Urine collection by Serono, 1960s

Excerpt from a promotional film on fertility drugs produced by the Italian pharmaceutical company Serono, demonstrating the early postmenopausal urine collection campaign. Date unknown. Source: Merck “Corporate History” Archives/Serono Collection, Darmstadt.

Project (2015-)

Urine to Gold: The Problem of Sterility in the Age of Plenty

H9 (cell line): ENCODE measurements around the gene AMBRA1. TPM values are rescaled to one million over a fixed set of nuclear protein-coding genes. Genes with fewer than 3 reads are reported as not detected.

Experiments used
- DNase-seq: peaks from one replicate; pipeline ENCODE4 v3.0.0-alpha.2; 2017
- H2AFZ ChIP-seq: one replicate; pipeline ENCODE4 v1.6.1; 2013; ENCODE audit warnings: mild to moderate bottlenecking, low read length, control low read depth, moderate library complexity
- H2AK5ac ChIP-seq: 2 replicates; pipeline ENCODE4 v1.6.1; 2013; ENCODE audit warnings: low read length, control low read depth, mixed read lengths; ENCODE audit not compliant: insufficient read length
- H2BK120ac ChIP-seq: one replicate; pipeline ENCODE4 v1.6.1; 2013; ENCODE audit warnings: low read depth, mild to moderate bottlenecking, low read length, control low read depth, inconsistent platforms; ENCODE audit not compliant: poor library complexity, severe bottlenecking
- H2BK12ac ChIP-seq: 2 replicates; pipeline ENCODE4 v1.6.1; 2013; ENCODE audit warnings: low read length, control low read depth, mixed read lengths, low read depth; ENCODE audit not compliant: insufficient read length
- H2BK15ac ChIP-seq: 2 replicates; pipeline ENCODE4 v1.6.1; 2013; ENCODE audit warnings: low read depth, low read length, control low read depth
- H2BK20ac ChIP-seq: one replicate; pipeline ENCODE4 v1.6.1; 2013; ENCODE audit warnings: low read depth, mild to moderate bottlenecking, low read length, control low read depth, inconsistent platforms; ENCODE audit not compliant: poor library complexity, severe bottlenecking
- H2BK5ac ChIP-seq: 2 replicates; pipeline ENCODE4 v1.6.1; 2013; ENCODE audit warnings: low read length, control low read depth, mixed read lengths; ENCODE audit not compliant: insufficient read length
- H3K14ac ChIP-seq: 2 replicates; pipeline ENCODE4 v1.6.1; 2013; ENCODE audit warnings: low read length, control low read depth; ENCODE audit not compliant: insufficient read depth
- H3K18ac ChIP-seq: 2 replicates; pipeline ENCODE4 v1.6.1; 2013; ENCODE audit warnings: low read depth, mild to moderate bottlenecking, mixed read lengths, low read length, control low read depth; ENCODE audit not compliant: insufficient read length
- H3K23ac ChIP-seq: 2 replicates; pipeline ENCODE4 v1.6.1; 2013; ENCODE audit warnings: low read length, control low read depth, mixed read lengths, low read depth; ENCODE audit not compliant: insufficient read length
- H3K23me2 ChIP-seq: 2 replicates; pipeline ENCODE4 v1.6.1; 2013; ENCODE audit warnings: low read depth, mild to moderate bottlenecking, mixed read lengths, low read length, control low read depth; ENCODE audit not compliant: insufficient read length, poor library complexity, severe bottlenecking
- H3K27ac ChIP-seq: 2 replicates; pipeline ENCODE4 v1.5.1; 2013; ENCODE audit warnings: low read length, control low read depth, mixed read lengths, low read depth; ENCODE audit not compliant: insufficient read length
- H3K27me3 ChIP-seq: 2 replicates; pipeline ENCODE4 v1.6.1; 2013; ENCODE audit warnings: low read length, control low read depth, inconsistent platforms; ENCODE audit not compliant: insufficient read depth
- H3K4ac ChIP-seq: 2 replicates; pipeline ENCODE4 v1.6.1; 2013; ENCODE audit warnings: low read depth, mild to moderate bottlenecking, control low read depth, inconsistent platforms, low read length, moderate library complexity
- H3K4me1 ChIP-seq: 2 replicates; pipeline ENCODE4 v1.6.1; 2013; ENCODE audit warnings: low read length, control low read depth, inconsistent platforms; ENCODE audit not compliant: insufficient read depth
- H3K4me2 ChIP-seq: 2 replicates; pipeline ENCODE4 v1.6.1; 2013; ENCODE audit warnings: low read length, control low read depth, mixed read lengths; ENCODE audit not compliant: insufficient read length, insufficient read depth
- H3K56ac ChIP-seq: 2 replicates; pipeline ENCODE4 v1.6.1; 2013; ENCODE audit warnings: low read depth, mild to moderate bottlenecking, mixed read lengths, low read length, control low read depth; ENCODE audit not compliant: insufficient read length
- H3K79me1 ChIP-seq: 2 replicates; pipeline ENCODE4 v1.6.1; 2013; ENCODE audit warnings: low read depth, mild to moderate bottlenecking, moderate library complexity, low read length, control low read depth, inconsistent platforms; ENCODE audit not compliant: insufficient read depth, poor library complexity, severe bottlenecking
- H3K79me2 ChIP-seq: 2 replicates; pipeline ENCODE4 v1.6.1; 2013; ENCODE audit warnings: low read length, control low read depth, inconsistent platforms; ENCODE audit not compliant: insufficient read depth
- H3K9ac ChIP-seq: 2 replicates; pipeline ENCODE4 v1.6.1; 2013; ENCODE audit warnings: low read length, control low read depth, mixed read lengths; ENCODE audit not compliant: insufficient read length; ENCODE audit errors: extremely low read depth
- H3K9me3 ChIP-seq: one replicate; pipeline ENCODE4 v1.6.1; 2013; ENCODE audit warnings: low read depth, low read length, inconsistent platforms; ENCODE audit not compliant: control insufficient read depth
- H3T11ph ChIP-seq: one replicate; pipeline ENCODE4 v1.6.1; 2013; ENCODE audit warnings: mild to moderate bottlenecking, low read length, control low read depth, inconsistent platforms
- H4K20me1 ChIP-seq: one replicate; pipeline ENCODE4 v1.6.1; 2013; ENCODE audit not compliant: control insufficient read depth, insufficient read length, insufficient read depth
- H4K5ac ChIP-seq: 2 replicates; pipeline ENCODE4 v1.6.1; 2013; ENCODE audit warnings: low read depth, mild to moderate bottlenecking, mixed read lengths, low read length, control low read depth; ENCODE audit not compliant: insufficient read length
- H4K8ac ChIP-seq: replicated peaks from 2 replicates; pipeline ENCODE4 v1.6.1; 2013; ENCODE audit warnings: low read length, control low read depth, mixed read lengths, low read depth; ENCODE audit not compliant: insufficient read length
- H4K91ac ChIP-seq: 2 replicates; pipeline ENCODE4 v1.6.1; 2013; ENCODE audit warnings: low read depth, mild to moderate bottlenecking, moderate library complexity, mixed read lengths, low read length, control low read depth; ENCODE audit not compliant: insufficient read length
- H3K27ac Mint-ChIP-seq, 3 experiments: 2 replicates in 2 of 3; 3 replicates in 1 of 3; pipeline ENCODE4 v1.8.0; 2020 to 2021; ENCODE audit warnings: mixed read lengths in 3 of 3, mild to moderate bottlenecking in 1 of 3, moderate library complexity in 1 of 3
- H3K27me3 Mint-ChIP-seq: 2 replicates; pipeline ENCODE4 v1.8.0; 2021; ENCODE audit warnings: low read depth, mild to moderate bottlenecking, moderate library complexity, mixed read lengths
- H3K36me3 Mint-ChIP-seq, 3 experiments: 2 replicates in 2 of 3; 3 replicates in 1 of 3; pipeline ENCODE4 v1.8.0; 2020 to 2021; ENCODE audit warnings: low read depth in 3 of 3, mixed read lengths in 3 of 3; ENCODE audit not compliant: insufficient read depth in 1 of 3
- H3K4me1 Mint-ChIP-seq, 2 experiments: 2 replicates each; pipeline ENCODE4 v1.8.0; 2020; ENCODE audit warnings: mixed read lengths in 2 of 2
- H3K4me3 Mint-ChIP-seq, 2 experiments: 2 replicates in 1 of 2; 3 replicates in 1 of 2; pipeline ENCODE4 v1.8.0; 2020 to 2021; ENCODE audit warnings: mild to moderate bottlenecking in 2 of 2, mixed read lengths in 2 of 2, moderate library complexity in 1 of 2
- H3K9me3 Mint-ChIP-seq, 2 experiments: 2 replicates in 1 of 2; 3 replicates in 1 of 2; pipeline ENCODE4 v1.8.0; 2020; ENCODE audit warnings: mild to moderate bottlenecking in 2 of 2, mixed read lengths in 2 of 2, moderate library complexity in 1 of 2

Bodily waste became central to scientific research and practice after World War I. Taking urine as its main substance, and infertility as a central problem, the project looks at this unexplored process. I examine the development of sex endocrinology, and the ways in which urine became the field's leading resource and research material. More specifically, I ask how human, equine, and bovine urine was turned from waste into a promising fertility drug. The project pays particular attention to a circle of European gynecologists, agriculturists, and hormone researchers who settled in Palestine in the 1930s, and attempted to find solutions to fertility problems among settlers and their animals. As a result of such efforts to overcome infertility, urine connected human and animal bodies, and scientific institutions to the booming pharmaceutical industry. Its flows offered a solution to the limitations of the body, but at the same time, posed a threat to the integrity of bodies, and to the status of the scientists who worked with them.